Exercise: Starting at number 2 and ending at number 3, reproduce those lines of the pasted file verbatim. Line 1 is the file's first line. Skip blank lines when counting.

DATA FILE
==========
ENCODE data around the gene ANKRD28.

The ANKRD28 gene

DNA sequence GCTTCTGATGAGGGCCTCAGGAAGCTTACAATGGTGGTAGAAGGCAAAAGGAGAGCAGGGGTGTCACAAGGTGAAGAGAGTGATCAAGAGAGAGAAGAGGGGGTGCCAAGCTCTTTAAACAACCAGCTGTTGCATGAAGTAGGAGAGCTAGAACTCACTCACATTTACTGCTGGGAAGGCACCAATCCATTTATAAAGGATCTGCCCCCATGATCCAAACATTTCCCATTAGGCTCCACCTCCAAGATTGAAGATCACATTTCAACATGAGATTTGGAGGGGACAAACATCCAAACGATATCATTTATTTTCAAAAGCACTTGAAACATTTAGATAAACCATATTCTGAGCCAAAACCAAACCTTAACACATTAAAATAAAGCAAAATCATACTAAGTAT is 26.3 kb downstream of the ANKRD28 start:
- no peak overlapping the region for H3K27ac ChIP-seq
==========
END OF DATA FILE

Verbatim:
The ANKRD28 gene

DNA sequence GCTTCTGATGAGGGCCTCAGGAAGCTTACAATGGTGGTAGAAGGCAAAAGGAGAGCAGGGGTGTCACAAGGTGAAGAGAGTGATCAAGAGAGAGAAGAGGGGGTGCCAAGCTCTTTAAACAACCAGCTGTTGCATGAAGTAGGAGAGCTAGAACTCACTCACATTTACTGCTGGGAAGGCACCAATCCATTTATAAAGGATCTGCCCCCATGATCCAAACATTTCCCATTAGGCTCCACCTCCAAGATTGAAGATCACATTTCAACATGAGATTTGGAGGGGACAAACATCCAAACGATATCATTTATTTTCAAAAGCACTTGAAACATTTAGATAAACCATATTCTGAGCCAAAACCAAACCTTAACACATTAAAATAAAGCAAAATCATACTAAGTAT is 26.3 kb downstream of the ANKRD28 start: